Small artifacts that were created by a great magical event, or perhaps randomly from magical leakages when spells are being cast or items enchanted. The use is in no way influenced by the form of the item and their use cannot be detected by others. The users keep these items secret, and have been known to find, capture, loose or even swap these on occasion.

Something to throw in, if ever required. Less cloaks of invisibility and rings of regeneration, and more subtle, almost temporary items instead, with a shadowy and uncertain past.

Next instalment brings the 3rd tier of Power Groups from the Khosh Setting - Drakkan Warbands; The Mad Mage of the Khosh; The Queen's Spy Network; Demon Trolls of the Fuigar; Pirates of the Var River; Echo; Jaezred, the Shadow Dragon Assassin-Mages; and Celise Blood Cultists.

Thursday, August 1, 2013

Basic Magic, the end?

Without further ado, the rest, then a test run.

83. Climb - whether by conjuring a handy rope, gaining sticky powers or being able to use minute imperfections in the wall, the target can climb 10m. Better find a safe spot, as it runs out straight away after 10m.

84. Odour - the caster can fill the air of a 5m diameter sphere (well, hemisphere if you're standing on the ground) with either a masking perfume or a sickening smell. Only common scents, and those that the caster can remember - doesn't affect the caster, but definitely does others. Lingers for a hour or so unless dispersed by winds, etc.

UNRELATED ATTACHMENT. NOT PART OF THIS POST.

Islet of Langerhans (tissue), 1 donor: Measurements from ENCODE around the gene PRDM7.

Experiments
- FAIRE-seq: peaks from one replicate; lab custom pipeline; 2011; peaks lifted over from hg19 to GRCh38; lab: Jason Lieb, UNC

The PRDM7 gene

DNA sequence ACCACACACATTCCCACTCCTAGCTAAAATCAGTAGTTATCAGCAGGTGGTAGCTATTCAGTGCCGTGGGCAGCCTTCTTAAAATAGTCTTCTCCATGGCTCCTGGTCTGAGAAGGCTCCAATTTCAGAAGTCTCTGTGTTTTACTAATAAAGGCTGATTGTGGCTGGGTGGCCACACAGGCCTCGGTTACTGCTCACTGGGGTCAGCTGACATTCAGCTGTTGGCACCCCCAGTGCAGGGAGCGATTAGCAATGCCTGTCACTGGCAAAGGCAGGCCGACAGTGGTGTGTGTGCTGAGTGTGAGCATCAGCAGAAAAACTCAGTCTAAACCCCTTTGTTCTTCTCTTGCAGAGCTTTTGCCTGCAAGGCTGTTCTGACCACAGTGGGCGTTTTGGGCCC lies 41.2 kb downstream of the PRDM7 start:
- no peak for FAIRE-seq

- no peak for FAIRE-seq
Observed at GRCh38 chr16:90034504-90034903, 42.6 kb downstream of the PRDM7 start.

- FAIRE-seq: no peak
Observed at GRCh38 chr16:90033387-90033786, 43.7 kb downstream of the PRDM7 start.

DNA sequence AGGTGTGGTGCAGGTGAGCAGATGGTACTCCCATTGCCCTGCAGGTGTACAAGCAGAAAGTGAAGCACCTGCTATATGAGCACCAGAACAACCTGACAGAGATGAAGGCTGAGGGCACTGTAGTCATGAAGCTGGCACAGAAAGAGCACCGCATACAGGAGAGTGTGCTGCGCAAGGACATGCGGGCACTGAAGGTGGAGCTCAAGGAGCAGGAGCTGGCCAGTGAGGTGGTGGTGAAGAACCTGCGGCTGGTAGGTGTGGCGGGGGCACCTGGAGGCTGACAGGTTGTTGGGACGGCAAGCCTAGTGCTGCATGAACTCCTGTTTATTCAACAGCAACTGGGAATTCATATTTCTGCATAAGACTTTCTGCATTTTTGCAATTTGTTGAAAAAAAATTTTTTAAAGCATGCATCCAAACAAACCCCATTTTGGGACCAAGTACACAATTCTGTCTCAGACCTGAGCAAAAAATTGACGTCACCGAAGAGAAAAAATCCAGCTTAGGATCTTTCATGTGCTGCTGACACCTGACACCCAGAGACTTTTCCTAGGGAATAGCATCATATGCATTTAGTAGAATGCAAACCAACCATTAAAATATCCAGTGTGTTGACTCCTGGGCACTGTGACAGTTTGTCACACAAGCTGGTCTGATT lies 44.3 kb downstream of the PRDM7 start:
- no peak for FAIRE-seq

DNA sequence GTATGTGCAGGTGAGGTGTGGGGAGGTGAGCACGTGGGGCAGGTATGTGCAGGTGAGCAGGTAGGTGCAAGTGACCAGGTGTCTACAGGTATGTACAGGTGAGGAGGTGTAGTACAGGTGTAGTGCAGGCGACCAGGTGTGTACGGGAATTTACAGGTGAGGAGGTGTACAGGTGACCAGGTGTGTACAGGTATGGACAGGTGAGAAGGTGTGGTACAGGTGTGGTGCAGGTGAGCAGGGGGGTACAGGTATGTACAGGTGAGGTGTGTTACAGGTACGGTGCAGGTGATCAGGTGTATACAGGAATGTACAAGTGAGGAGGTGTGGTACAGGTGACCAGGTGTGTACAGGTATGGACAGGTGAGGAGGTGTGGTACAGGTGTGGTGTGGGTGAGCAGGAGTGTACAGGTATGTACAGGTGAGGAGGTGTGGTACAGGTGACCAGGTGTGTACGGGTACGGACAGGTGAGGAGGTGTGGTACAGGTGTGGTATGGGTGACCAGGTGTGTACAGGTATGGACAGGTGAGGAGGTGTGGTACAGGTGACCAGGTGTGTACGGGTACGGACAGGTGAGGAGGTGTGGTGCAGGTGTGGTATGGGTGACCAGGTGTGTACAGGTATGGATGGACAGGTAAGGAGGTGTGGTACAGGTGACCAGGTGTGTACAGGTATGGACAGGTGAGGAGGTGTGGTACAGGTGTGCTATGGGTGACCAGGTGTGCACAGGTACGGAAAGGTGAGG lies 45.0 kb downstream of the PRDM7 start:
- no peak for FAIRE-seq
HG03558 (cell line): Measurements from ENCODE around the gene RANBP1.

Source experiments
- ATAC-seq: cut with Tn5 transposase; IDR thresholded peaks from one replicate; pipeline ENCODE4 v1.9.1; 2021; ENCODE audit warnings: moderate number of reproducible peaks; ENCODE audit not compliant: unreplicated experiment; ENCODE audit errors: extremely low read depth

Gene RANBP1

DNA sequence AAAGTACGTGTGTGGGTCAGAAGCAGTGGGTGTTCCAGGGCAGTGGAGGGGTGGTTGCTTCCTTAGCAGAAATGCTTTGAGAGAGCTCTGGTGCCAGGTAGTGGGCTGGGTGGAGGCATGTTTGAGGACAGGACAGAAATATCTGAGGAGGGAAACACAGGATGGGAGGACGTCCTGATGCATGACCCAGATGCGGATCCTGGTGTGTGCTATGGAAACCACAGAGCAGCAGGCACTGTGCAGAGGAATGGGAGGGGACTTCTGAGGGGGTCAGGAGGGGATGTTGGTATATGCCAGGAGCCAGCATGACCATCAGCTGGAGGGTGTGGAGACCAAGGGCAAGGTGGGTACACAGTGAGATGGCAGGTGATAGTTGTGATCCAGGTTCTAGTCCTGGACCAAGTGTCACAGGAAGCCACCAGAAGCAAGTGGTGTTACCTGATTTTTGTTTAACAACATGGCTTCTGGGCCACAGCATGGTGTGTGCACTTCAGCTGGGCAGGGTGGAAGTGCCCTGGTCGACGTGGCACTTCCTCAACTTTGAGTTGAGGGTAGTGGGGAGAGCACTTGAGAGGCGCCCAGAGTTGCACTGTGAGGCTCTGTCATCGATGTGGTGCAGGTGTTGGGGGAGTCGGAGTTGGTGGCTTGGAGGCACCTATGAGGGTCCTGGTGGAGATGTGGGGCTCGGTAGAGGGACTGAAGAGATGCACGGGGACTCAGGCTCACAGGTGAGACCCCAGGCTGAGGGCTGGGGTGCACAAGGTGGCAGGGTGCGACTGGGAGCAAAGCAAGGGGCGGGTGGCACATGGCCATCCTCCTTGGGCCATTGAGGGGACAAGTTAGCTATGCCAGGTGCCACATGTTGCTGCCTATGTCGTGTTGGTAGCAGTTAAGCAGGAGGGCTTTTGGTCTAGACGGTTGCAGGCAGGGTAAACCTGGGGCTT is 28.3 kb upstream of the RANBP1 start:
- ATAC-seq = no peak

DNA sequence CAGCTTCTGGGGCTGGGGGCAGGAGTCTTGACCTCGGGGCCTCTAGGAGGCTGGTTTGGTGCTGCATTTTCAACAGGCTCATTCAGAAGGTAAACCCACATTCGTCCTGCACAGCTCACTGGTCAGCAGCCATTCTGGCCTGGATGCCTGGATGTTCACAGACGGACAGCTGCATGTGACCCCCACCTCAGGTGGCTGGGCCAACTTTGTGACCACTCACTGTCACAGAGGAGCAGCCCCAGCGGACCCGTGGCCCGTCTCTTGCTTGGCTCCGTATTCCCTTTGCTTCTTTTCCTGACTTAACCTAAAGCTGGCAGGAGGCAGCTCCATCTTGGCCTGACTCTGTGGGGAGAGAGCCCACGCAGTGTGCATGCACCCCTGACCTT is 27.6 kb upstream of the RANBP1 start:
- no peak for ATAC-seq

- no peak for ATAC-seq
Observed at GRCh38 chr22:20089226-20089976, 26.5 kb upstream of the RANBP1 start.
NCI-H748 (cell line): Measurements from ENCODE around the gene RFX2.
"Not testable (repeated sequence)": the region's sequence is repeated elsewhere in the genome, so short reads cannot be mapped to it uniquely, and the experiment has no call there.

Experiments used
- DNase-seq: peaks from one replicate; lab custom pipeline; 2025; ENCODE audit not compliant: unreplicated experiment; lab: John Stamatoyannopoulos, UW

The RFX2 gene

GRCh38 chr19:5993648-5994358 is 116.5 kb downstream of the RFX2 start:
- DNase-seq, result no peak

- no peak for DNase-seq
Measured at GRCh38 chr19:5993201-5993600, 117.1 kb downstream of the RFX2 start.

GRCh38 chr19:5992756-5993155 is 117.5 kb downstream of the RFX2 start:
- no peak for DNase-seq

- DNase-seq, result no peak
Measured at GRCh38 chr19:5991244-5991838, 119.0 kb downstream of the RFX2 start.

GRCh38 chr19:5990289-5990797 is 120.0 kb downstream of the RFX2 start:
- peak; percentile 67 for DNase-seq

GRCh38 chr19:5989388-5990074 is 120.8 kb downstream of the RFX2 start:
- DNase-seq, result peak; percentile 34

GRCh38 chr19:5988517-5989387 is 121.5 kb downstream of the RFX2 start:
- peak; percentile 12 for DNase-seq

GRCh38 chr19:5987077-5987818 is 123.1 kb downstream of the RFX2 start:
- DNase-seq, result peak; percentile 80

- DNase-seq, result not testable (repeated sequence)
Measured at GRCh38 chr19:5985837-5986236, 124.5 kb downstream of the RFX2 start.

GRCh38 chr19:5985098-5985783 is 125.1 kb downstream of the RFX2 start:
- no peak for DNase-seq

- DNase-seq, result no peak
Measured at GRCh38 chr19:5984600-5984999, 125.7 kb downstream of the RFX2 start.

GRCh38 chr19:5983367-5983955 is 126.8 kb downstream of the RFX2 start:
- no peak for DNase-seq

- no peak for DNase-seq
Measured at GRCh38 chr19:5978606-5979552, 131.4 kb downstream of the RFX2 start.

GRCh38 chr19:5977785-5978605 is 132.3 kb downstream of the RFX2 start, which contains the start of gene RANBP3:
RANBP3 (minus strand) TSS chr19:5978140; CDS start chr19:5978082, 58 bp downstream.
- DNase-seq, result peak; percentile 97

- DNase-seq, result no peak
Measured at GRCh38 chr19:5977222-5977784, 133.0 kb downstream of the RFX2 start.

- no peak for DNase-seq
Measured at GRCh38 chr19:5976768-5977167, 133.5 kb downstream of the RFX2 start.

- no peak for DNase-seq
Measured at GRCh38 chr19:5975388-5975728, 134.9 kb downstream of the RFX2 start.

85. Decay - can rot down anything organic in a very short time, with minimal odour issues. Good for removing garbage, cleaning bones, getting bloodstains off armour...

86. Thirst - makes the target very thirsty. Multiple castings increase this thirst in an almost exponential manner. Doesn't kill the target but can make them divert to get water, fight to get water, or even kill to, well, you get the idea.

87. Detect Life - gives a general indication of larger live beings in a space within sight or not much bigger than a small house. So doesn't detect all the spiders and cockroaches in a ruin, but one/few/many and maybe an indication of the type (dog, reptile, mammal...)

88. Stonework - allows the caster to mould a small (<1 kg or 1 m square) rock or area of rock into a rough shape of their choosing. Can be one big piece or several small; making hand and foot holds up a castle wall; crafting a stone bowl or arrowheads; digging out the chains set into bedrock...

89. Root Blast - makes plants or vegetation grow really well. Make a field or orchard bear more fruit over a season, or cause a bramble patch to cover the path. Too much growth in too short a time will cause the vegetation to die in a few days.

90. Ignite - something flammable, within 10m and within sight.

91. Extinguish - something on fire, within 10m and within sight. Up to normal fire size, not the medieval version of a fire engine.

92. Smoke - large amounts. Need some flammable focus on the ground for it - branches, bushes, a cloak - the smoke billows out of this, and can fill a fair sized room quite quickly.